At least at West Madison, the kids’ voting is a huge part of the selection process, which seems unfair in some ways (what if your kid just happened to have a really good game that day) but just right in others (it ensures that the All-Stars get along well with their teammates and have good spirit). After watching professional baseball for years, getting used to big egos, it’s been so refreshing to see these talented players eager to help each other. One little guy said to his mom the other day, “I like All-Stars because all of the kids are so nice!”

It was made very clear that a big criteria for making the team is your parents’ willingness to drop everything for baseball on a moment’s notice. All-Stars practice for a couple of hours six days a week, in addition to tournaments and finishing regular season games and playoffs. In fact, the coaches (all volunteers) are so dedicated that they had practice at 7:30 am on July Fourth!

To get the kids’ feet wet in tournament play, the coaches signed them up for a meet which, for administrative reasons, meant that they had to play all of their games in one day. Because they won a game or two they weren’t expected to win, they ended up playing four baseball games in one day. Just a double-header is grueling, so by the end of the day, the kids were almost beyond exhaustion, and all of the parents had bonded with the stress that can only come from watching your kid do something and hoping it goes well over and over and over.

So, I apologize to everyone in the Yarn Clubs and KAL’s, because my reply times are slower. It’s not that I don’t love you, it’s just that there’s a whole lot of baseball going on!

Sour Cherry Ice Cream


Our little cherry tree just keeps making more fruit! Every year, it impresses me again; I almost can’t believe that one tree can create so many cherries. I feel like we should do something special for it, like throw it a party.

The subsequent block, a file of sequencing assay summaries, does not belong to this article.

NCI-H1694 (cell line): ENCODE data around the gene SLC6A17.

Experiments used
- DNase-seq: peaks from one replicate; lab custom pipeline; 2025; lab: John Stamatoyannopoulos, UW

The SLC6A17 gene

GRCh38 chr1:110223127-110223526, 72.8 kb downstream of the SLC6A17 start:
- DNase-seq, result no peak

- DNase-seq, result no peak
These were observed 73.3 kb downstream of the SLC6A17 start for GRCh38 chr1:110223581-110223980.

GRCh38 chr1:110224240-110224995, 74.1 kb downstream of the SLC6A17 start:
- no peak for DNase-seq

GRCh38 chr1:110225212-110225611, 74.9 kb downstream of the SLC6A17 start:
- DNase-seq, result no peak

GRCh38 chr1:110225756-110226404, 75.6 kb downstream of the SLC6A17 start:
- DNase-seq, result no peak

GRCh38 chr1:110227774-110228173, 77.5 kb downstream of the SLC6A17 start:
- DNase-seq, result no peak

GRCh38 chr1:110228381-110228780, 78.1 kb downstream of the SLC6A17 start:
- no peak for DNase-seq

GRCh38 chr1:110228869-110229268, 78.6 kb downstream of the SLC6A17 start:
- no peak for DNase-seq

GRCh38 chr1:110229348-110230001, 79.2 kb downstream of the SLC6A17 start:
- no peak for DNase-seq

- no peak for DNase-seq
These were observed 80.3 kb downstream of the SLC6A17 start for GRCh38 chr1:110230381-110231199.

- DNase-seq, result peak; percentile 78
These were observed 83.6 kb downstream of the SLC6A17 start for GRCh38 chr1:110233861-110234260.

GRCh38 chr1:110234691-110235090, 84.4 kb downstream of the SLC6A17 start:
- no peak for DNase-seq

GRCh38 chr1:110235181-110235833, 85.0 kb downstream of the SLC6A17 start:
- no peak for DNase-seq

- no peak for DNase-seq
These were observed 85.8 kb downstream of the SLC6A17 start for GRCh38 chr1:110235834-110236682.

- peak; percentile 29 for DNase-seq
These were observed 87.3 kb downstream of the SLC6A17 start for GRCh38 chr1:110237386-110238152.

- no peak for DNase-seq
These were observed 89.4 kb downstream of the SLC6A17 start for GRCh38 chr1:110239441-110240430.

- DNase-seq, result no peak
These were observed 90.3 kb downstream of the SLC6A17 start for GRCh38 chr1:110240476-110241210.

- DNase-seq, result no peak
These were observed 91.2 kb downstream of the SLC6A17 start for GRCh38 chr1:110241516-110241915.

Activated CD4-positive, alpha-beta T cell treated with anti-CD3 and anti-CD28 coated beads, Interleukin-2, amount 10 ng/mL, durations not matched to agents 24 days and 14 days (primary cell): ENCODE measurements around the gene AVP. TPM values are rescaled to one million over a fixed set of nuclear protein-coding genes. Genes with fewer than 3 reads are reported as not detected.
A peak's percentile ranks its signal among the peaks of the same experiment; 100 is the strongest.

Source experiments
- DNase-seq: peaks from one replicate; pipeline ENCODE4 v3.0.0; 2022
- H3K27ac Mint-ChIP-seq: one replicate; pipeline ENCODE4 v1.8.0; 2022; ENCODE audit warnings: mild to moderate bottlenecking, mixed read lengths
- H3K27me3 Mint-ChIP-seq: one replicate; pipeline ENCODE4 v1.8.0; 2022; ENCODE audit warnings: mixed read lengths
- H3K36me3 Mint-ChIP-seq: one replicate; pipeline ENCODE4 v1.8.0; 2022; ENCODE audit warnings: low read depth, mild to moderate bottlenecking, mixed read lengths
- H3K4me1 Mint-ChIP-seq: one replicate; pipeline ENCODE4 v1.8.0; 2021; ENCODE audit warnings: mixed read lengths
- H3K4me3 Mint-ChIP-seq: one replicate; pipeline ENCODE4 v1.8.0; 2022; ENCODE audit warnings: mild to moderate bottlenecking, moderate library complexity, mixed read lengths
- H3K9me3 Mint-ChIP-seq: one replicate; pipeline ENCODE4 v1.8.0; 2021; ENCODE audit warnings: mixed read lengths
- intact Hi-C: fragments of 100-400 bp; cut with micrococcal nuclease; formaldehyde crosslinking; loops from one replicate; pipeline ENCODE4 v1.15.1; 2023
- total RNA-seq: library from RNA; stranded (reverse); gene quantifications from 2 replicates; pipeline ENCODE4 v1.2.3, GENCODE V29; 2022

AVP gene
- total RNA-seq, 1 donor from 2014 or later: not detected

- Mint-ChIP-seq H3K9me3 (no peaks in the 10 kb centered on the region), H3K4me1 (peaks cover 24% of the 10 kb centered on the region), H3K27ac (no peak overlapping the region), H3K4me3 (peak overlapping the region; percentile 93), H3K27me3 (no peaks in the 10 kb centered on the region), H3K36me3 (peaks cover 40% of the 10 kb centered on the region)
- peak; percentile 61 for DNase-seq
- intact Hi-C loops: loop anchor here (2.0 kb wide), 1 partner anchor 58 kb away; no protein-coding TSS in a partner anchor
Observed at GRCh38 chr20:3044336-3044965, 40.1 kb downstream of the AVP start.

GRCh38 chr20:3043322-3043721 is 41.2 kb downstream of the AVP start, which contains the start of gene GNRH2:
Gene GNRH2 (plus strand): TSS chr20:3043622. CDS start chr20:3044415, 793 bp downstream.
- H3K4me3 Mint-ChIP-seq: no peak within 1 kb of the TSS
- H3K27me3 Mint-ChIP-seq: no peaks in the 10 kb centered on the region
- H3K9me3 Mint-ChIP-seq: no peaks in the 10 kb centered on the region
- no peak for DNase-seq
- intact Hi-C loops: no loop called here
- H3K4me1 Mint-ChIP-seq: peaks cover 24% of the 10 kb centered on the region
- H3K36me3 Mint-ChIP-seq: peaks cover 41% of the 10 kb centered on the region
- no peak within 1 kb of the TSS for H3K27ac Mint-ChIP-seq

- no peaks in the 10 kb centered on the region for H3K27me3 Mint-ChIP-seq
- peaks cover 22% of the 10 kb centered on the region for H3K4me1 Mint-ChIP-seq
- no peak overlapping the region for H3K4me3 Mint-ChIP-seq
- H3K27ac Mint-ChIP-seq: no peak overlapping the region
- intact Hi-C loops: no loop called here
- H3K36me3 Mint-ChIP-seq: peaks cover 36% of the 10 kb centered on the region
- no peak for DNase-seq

cherry ice cream 2

Since pie takes a while, I thought we’d try making Sour Cherry Ice Cream to use some of the bounty.I was planning to use this recipe from Brooklyn Supper, which looks mouthwatering, but was too lazy to cook and chill a custard filling. Then Li’l Buddy suggested milk chocolate chips, so we ended up with our own recipe.

Please note: that batch went so fast I didn’t get a photo of it! For the one shown, we ran out of chocolate chips, so they’re not pictured.

Sour Cherry Ice Cream with Milk Chocolate Chunks


1.5 cups pitted sour cherries

1 cup whole milk

2 cups whipping cream

1 t vanilla extract

3/4 cup sugar plus 1/4 cup sugar

Approx. 6 oz milk chocolate chips (we used Ghirardhelli)Image


Chop chips until a few chunks remain, but most are pretty small, a little finer than photo shown.Reserve for end.

Using blender, food processor or hand blender, puree the cherries with 1/4 cup sugar.

In large bowl, mix remaining ingredients with a whisk until sugar has dissolved. Add cherry puree and stir until combined.

Pour mixture into ice cream maker and prepare according to machine directions.

When your ice cream is almost finished, pour in chocolate chunks and shavings and run machine until chips are incorporated evenly.